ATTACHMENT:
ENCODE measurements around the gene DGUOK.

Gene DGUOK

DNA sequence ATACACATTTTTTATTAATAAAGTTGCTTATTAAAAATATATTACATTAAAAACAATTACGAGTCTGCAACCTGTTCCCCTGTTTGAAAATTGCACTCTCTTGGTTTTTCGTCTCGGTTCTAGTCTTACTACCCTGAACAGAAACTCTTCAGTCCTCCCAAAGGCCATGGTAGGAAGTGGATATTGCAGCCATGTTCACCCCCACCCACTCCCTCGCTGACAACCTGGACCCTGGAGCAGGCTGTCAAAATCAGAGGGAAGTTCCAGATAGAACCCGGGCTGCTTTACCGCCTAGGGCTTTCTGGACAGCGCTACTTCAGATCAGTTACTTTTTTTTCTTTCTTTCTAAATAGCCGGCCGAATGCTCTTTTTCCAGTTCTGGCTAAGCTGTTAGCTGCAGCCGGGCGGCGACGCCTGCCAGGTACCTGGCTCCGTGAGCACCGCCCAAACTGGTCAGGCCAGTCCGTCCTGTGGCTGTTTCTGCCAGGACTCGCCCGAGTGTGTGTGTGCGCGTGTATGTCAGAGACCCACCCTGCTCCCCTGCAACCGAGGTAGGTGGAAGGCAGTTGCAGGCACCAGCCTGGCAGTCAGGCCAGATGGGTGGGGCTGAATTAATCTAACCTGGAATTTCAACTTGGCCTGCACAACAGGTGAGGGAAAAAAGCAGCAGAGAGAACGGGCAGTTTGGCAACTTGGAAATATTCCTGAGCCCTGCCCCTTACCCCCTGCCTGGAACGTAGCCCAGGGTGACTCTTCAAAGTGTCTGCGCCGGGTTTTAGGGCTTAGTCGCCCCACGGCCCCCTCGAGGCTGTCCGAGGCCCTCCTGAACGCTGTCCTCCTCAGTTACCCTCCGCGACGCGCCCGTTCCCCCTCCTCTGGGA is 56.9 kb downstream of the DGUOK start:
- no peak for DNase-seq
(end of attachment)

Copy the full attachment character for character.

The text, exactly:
ENCODE measurements around the gene DGUOK.

Gene DGUOK

DNA sequence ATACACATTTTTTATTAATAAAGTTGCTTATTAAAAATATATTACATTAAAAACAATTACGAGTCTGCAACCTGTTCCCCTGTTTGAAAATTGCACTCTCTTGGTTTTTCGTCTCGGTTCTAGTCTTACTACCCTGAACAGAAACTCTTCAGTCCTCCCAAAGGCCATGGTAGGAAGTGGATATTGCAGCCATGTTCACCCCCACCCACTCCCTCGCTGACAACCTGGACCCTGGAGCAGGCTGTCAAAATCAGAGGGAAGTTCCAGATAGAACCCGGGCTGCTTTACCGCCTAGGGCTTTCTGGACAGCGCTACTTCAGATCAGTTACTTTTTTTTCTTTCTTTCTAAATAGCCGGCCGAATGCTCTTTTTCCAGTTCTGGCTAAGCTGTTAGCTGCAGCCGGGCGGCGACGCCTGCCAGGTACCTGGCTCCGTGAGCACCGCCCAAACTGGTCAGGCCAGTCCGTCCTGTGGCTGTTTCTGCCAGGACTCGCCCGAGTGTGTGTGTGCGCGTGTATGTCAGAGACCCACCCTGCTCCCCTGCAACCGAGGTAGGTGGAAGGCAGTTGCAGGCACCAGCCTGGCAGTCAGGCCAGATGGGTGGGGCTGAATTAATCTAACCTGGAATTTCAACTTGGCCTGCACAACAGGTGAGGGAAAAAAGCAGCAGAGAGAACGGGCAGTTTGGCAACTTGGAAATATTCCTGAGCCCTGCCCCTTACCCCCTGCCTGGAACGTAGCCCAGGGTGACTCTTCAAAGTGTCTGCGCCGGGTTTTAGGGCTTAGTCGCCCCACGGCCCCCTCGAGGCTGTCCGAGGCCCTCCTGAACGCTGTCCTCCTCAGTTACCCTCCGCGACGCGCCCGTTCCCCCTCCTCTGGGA is 56.9 kb downstream of the DGUOK start:
- no peak for DNase-seq